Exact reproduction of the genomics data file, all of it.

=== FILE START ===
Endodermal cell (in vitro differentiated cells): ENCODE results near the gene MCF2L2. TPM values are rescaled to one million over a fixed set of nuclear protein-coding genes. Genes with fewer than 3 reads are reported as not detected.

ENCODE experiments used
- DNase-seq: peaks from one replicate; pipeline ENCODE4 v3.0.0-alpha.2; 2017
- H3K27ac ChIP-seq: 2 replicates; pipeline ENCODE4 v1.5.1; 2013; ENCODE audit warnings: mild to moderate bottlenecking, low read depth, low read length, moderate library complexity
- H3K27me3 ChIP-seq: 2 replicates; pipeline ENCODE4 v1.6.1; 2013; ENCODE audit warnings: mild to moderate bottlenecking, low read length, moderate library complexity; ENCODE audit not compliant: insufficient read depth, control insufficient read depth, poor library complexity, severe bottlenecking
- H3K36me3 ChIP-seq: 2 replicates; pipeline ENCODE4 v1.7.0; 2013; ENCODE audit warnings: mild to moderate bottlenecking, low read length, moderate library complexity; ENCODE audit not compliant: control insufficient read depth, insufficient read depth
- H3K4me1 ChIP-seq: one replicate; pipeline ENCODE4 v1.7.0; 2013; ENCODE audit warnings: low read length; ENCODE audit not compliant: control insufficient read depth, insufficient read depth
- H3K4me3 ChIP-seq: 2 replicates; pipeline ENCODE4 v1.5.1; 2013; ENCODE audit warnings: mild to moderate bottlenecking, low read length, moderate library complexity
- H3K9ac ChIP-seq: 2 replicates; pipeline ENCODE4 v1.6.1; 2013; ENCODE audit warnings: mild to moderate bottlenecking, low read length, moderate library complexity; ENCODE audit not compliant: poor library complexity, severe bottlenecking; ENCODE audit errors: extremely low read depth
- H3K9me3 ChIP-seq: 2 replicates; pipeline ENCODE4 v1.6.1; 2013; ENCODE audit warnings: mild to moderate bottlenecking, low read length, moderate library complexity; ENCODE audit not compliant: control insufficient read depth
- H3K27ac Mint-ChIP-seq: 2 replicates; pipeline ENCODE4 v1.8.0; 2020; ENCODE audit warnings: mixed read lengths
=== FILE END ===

Endodermal cell (in vitro differentiated cells): ENCODE results near the gene MCF2L2. TPM values are rescaled to one million over a fixed set of nuclear protein-coding genes. Genes with fewer than 3 reads are reported as not detected.

ENCODE experiments used
- DNase-seq: peaks from one replicate; pipeline ENCODE4 v3.0.0-alpha.2; 2017
- H3K27ac ChIP-seq: 2 replicates; pipeline ENCODE4 v1.5.1; 2013; ENCODE audit warnings: mild to moderate bottlenecking, low read depth, low read length, moderate library complexity
- H3K27me3 ChIP-seq: 2 replicates; pipeline ENCODE4 v1.6.1; 2013; ENCODE audit warnings: mild to moderate bottlenecking, low read length, moderate library complexity; ENCODE audit not compliant: insufficient read depth, control insufficient read depth, poor library complexity, severe bottlenecking
- H3K36me3 ChIP-seq: 2 replicates; pipeline ENCODE4 v1.7.0; 2013; ENCODE audit warnings: mild to moderate bottlenecking, low read length, moderate library complexity; ENCODE audit not compliant: control insufficient read depth, insufficient read depth
- H3K4me1 ChIP-seq: one replicate; pipeline ENCODE4 v1.7.0; 2013; ENCODE audit warnings: low read length; ENCODE audit not compliant: control insufficient read depth, insufficient read depth
- H3K4me3 ChIP-seq: 2 replicates; pipeline ENCODE4 v1.5.1; 2013; ENCODE audit warnings: mild to moderate bottlenecking, low read length, moderate library complexity
- H3K9ac ChIP-seq: 2 replicates; pipeline ENCODE4 v1.6.1; 2013; ENCODE audit warnings: mild to moderate bottlenecking, low read length, moderate library complexity; ENCODE audit not compliant: poor library complexity, severe bottlenecking; ENCODE audit errors: extremely low read depth
- H3K9me3 ChIP-seq: 2 replicates; pipeline ENCODE4 v1.6.1; 2013; ENCODE audit warnings: mild to moderate bottlenecking, low read length, moderate library complexity; ENCODE audit not compliant: control insufficient read depth
- H3K27ac Mint-ChIP-seq: 2 replicates; pipeline ENCODE4 v1.8.0; 2020; ENCODE audit warnings: mixed read lengths